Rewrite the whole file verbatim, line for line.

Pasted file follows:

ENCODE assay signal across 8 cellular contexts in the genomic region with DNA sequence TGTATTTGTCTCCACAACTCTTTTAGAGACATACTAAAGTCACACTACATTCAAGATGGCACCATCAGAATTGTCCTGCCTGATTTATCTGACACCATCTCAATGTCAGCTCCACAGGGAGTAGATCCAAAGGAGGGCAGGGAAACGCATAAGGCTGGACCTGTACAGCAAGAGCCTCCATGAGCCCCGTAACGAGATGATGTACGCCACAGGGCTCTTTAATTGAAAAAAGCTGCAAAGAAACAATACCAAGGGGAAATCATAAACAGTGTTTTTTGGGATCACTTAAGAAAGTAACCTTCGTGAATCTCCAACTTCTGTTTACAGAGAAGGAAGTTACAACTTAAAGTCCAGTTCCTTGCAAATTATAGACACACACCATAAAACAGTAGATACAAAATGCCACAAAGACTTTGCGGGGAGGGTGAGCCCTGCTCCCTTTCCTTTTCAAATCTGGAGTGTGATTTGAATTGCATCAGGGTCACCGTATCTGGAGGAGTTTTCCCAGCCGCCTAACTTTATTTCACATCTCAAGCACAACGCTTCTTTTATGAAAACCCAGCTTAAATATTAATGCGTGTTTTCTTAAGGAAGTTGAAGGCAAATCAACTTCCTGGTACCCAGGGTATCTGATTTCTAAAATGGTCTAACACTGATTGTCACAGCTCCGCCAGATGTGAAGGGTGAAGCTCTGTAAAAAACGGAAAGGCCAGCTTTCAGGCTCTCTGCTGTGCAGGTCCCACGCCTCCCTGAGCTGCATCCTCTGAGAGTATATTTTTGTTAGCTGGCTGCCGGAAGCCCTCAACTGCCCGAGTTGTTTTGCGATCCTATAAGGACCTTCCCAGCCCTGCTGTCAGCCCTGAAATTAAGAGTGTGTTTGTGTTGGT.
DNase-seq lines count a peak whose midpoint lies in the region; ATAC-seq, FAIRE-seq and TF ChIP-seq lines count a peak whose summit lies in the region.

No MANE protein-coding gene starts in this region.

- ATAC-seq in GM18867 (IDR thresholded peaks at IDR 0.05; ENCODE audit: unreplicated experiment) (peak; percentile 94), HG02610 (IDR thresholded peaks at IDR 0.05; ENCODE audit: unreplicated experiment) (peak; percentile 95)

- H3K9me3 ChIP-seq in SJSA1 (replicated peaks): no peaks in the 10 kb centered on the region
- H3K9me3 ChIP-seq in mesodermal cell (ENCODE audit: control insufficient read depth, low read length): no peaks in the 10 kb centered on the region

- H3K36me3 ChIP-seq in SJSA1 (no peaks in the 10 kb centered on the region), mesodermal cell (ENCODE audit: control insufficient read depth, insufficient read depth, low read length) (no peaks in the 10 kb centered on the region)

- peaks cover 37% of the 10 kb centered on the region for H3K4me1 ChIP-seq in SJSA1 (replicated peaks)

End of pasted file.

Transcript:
ENCODE assay signal across 8 cellular contexts in the genomic region with DNA sequence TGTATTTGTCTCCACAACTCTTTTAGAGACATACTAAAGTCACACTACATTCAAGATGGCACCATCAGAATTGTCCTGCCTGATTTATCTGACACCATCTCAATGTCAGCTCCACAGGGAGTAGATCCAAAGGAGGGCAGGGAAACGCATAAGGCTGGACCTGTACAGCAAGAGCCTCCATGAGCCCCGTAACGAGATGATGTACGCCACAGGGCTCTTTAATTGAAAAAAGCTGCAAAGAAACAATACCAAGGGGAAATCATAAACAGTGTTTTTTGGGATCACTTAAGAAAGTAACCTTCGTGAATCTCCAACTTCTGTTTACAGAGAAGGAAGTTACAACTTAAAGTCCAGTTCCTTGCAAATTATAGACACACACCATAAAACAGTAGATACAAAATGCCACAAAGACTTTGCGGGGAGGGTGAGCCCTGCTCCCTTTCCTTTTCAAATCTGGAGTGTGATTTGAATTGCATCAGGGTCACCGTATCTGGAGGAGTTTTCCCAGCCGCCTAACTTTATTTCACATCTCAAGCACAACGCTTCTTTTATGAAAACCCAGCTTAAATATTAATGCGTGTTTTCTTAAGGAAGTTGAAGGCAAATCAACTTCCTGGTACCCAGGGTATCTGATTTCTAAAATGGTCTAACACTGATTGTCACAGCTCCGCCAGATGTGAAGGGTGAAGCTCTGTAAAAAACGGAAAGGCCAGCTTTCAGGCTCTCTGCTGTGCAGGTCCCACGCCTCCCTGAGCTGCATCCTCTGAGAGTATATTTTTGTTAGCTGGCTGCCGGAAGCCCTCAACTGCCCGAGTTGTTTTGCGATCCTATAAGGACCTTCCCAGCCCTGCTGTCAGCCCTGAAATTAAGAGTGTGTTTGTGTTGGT.
DNase-seq lines count a peak whose midpoint lies in the region; ATAC-seq, FAIRE-seq and TF ChIP-seq lines count a peak whose summit lies in the region.

No MANE protein-coding gene starts in this region.

- ATAC-seq in GM18867 (IDR thresholded peaks at IDR 0.05; ENCODE audit: unreplicated experiment) (peak; percentile 94), HG02610 (IDR thresholded peaks at IDR 0.05; ENCODE audit: unreplicated experiment) (peak; percentile 95)

- H3K9me3 ChIP-seq in SJSA1 (replicated peaks): no peaks in the 10 kb centered on the region
- H3K9me3 ChIP-seq in mesodermal cell (ENCODE audit: control insufficient read depth, low read length): no peaks in the 10 kb centered on the region

- H3K36me3 ChIP-seq in SJSA1 (no peaks in the 10 kb centered on the region), mesodermal cell (ENCODE audit: control insufficient read depth, insufficient read depth, low read length) (no peaks in the 10 kb centered on the region)

- peaks cover 37% of the 10 kb centered on the region for H3K4me1 ChIP-seq in SJSA1 (replicated peaks)